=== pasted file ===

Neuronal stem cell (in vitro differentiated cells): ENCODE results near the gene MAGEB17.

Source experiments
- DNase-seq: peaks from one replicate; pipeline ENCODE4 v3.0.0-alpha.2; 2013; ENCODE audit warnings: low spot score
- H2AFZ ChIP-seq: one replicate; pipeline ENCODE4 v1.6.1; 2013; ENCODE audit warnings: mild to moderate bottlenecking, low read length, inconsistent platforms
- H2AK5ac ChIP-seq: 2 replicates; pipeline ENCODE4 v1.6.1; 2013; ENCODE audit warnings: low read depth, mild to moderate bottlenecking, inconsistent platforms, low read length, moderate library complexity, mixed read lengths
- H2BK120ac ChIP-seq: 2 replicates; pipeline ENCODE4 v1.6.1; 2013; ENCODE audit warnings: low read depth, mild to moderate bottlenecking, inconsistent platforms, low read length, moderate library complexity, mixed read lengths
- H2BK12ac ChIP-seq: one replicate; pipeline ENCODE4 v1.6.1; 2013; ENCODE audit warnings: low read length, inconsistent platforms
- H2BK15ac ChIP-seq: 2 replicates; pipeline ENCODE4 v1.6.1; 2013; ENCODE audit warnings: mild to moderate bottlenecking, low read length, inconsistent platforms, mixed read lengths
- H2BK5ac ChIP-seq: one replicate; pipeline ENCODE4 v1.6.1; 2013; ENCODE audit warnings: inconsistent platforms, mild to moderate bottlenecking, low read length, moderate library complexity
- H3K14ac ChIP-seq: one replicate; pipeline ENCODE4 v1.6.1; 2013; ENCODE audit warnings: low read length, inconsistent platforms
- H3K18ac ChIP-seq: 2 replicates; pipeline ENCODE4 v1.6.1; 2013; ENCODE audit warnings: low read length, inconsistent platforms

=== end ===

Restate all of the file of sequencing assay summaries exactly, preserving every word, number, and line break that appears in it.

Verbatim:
Neuronal stem cell (in vitro differentiated cells): ENCODE results near the gene MAGEB17.

Source experiments
- DNase-seq: peaks from one replicate; pipeline ENCODE4 v3.0.0-alpha.2; 2013; ENCODE audit warnings: low spot score
- H2AFZ ChIP-seq: one replicate; pipeline ENCODE4 v1.6.1; 2013; ENCODE audit warnings: mild to moderate bottlenecking, low read length, inconsistent platforms
- H2AK5ac ChIP-seq: 2 replicates; pipeline ENCODE4 v1.6.1; 2013; ENCODE audit warnings: low read depth, mild to moderate bottlenecking, inconsistent platforms, low read length, moderate library complexity, mixed read lengths
- H2BK120ac ChIP-seq: 2 replicates; pipeline ENCODE4 v1.6.1; 2013; ENCODE audit warnings: low read depth, mild to moderate bottlenecking, inconsistent platforms, low read length, moderate library complexity, mixed read lengths
- H2BK12ac ChIP-seq: one replicate; pipeline ENCODE4 v1.6.1; 2013; ENCODE audit warnings: low read length, inconsistent platforms
- H2BK15ac ChIP-seq: 2 replicates; pipeline ENCODE4 v1.6.1; 2013; ENCODE audit warnings: mild to moderate bottlenecking, low read length, inconsistent platforms, mixed read lengths
- H2BK5ac ChIP-seq: one replicate; pipeline ENCODE4 v1.6.1; 2013; ENCODE audit warnings: inconsistent platforms, mild to moderate bottlenecking, low read length, moderate library complexity
- H3K14ac ChIP-seq: one replicate; pipeline ENCODE4 v1.6.1; 2013; ENCODE audit warnings: low read length, inconsistent platforms
- H3K18ac ChIP-seq: 2 replicates; pipeline ENCODE4 v1.6.1; 2013; ENCODE audit warnings: low read length, inconsistent platforms